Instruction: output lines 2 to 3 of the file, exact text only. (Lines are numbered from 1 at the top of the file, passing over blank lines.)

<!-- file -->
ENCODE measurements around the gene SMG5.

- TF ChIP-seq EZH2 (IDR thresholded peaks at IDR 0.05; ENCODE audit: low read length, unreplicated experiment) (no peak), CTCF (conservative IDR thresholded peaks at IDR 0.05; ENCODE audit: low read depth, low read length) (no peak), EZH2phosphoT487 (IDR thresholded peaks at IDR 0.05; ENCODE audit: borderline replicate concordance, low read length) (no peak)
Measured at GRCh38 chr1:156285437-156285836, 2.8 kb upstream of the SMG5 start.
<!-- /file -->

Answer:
- TF ChIP-seq EZH2 (IDR thresholded peaks at IDR 0.05; ENCODE audit: low read length, unreplicated experiment) (no peak), CTCF (conservative IDR thresholded peaks at IDR 0.05; ENCODE audit: low read depth, low read length) (no peak), EZH2phosphoT487 (IDR thresholded peaks at IDR 0.05; ENCODE audit: borderline replicate concordance, low read length) (no peak)
Measured at GRCh38 chr1:156285437-156285836, 2.8 kb upstream of the SMG5 start.